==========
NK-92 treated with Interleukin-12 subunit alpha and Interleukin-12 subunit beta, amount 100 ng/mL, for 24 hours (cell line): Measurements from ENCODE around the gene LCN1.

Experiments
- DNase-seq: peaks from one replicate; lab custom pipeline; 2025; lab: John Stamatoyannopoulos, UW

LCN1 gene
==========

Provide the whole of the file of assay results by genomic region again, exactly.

NK-92 treated with Interleukin-12 subunit alpha and Interleukin-12 subunit beta, amount 100 ng/mL, for 24 hours (cell line): Measurements from ENCODE around the gene LCN1.

Experiments
- DNase-seq: peaks from one replicate; lab custom pipeline; 2025; lab: John Stamatoyannopoulos, UW

LCN1 gene